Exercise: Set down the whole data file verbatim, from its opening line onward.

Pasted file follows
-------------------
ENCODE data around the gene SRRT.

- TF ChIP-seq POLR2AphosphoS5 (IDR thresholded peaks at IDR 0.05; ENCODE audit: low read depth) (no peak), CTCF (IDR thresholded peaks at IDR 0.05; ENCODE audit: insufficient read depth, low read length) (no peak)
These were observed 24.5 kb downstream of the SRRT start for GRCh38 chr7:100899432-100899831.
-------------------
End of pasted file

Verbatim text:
ENCODE data around the gene SRRT.

- TF ChIP-seq POLR2AphosphoS5 (IDR thresholded peaks at IDR 0.05; ENCODE audit: low read depth) (no peak), CTCF (IDR thresholded peaks at IDR 0.05; ENCODE audit: insufficient read depth, low read length) (no peak)
These were observed 24.5 kb downstream of the SRRT start for GRCh38 chr7:100899432-100899831.